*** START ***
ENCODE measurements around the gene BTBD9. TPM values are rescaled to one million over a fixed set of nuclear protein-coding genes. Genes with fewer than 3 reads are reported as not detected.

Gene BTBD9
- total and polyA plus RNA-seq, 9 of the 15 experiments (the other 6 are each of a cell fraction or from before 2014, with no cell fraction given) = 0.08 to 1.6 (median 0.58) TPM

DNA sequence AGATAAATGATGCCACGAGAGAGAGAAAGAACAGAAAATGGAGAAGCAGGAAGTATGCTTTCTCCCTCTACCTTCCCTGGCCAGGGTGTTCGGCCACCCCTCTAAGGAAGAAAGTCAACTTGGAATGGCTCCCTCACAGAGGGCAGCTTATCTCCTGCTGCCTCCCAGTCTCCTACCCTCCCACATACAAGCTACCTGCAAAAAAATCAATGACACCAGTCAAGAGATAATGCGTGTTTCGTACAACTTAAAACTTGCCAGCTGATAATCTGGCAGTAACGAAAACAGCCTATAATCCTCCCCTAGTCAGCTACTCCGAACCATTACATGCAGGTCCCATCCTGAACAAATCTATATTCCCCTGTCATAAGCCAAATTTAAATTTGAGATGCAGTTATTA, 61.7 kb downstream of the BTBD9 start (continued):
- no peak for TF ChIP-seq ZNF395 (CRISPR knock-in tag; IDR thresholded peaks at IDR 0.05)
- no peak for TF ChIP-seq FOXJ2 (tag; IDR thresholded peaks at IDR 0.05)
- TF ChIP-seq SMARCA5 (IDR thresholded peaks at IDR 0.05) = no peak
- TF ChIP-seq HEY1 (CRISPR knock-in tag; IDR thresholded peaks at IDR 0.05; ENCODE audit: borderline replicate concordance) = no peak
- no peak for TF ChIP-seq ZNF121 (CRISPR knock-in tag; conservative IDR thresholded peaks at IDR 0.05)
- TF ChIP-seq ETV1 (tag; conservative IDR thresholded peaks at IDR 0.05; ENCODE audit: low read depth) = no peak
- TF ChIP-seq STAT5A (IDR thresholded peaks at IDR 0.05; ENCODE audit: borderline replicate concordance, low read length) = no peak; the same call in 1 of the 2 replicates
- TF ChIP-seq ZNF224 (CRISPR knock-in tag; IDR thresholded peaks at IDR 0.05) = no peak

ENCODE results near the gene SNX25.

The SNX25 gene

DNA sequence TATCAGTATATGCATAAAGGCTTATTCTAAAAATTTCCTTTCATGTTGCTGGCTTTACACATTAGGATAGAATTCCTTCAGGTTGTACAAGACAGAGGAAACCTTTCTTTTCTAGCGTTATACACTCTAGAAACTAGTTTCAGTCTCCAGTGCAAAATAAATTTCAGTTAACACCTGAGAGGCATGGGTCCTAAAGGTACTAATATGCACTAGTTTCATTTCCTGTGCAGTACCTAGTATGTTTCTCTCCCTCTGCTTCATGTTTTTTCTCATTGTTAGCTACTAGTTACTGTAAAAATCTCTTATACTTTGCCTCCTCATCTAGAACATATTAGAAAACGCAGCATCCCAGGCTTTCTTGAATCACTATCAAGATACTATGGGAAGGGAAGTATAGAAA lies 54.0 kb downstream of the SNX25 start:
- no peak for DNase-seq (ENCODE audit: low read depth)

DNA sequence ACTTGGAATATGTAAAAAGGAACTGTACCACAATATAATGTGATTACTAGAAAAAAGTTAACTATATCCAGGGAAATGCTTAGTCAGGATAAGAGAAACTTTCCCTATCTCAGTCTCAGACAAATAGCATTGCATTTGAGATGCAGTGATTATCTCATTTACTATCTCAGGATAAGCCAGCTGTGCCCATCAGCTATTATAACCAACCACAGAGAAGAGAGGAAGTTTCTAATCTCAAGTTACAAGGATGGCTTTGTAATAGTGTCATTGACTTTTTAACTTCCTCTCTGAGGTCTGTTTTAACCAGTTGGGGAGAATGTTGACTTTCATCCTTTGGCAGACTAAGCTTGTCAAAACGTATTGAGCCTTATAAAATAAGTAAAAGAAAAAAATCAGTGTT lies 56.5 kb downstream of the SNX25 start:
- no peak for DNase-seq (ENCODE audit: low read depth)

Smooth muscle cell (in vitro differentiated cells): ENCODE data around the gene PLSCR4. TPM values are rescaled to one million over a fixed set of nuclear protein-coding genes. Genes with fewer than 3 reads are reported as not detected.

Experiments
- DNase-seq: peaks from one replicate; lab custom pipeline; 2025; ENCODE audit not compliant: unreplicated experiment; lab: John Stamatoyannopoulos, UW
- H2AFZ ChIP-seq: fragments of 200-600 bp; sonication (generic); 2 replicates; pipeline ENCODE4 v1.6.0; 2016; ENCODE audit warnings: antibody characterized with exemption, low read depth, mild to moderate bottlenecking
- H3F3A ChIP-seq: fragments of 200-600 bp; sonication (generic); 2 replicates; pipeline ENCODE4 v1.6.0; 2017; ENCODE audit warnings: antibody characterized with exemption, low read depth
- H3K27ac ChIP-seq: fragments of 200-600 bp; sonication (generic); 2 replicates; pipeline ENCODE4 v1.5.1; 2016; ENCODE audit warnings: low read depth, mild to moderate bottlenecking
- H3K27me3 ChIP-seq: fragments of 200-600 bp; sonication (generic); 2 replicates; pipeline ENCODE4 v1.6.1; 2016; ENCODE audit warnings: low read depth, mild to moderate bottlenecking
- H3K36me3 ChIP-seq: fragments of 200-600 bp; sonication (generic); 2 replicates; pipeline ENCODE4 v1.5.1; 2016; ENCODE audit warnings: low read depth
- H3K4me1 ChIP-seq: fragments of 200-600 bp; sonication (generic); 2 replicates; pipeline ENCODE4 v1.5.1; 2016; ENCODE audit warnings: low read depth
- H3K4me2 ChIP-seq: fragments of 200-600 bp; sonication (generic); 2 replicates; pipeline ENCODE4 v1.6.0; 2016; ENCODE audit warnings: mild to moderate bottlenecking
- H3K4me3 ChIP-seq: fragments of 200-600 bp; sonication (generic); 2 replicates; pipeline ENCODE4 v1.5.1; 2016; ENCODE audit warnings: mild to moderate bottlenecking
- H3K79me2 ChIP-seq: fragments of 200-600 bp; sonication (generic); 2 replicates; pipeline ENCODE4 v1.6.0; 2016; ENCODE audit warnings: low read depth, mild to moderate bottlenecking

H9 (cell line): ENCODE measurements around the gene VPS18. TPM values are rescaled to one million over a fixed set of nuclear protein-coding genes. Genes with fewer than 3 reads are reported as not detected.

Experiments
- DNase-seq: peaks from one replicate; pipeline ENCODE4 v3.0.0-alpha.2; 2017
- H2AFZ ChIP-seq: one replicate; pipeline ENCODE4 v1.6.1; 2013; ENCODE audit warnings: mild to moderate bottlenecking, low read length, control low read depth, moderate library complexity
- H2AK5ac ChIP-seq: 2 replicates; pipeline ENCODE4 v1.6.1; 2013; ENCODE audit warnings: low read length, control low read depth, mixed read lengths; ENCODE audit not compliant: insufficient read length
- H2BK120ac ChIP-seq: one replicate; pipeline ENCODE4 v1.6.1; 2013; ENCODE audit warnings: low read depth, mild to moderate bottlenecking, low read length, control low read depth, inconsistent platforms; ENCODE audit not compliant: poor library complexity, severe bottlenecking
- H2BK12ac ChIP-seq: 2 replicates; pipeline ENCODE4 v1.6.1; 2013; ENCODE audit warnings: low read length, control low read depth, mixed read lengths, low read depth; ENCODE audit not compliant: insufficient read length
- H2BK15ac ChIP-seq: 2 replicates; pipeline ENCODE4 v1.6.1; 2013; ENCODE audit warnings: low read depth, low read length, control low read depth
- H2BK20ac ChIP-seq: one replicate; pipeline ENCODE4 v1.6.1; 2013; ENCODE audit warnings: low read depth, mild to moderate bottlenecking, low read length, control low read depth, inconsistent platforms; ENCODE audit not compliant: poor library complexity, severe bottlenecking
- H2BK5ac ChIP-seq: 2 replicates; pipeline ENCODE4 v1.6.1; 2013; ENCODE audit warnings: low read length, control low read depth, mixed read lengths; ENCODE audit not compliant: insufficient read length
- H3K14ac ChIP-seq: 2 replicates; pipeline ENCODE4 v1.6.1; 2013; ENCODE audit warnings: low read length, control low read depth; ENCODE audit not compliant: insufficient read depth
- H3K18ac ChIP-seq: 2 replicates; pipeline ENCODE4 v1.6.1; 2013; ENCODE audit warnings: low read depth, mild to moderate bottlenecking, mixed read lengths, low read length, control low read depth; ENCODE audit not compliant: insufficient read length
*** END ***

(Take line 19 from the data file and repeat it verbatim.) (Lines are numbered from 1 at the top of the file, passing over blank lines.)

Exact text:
Smooth muscle cell (in vitro differentiated cells): ENCODE data around the gene PLSCR4. TPM values are rescaled to one million over a fixed set of nuclear protein-coding genes. Genes with fewer than 3 reads are reported as not detected.